The Prague Cemetery by Umberto Eco

The Prague Cemetery

Umberto Eco

Steeped in intrigue and conspiracy this is a novel that draws heavily on late nineteenth century European history. It provides a fascinating backdrop to the period offering a tantalising account into the origins of anti-Semitism in the twentieth century. One for the history buffs for sure.

Extract

Meanwhile I went to meet Clement Fabre de Lagrange. My former contacts in Turin had directed me to a certain office in an apparently derelict building, in a street which professional discretion prevents me from naming, even on a sheet of paper which no one is ever going to read. I believe that Lagrange was involved with the Political Division of the Direction Generale de Surete Publique, but I never knew whether he was at the top or bottom of the pyramid. He didn't seem answerable to anyone else and I would be unable, even under torture, to say anything about that political intelligence machine I wasn't even sure, in fact, whether Lagrange had on office in the building. I wrote to that address informing him that I had a letter of introduction from Cavalier Bianco, and two days later received a card arranging a meeting in place Notre Dame. I would recognise him by a red carnation in his buttonhole. Lagrange thereafter always met me in the most unlikely places -a cabaret, a church, a public garden, and never in the same place twice.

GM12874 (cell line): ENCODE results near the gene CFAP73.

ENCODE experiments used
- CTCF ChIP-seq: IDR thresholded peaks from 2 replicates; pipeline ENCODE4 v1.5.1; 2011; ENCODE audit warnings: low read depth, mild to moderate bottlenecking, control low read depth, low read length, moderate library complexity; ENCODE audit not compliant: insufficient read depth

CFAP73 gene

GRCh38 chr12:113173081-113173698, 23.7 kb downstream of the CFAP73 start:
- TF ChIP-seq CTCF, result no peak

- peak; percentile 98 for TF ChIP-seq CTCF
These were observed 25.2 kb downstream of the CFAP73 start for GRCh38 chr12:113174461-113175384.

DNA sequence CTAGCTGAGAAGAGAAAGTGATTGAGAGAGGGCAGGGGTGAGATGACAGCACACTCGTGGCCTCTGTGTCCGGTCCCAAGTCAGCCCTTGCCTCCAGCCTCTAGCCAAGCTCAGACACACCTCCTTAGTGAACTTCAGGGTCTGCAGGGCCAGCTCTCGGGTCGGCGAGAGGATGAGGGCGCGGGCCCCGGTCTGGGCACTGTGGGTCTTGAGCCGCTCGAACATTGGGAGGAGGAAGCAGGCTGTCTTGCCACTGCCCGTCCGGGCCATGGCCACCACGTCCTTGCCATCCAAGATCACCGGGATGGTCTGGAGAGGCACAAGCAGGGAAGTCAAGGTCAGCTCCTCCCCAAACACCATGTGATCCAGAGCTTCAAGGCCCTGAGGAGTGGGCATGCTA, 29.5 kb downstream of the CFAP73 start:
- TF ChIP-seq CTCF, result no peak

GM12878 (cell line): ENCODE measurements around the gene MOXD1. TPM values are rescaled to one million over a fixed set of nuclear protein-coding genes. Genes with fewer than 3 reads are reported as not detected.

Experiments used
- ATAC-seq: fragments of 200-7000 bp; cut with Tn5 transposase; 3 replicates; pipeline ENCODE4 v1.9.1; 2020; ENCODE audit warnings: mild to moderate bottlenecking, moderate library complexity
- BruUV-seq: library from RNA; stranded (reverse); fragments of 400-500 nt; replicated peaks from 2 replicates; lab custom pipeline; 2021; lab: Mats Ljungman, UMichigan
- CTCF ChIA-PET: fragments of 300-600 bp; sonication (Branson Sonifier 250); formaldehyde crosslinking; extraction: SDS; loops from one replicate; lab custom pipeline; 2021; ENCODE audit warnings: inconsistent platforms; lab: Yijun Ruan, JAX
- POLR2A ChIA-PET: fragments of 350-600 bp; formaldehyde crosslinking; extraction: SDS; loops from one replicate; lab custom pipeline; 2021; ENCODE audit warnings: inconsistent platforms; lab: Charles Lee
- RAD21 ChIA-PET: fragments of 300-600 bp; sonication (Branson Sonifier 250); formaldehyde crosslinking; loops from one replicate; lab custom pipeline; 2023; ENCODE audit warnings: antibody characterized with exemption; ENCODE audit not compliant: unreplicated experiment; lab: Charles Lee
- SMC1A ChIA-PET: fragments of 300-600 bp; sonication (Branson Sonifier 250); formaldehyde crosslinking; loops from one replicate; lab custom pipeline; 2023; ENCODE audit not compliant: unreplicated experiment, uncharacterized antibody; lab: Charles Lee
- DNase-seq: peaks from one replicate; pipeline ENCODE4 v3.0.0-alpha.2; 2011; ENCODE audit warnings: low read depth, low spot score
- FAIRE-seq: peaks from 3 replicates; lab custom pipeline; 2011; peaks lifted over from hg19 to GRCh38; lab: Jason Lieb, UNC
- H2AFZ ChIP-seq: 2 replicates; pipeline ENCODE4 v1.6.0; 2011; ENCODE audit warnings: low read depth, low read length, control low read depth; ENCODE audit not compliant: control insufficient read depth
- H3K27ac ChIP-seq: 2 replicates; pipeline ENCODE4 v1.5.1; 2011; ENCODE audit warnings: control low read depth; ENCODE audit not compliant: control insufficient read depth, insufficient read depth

Parallels
  • The Dante Club by Matthew Pearl
  • Palace Council by Stephen Carter
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Violence
Explicit sexual content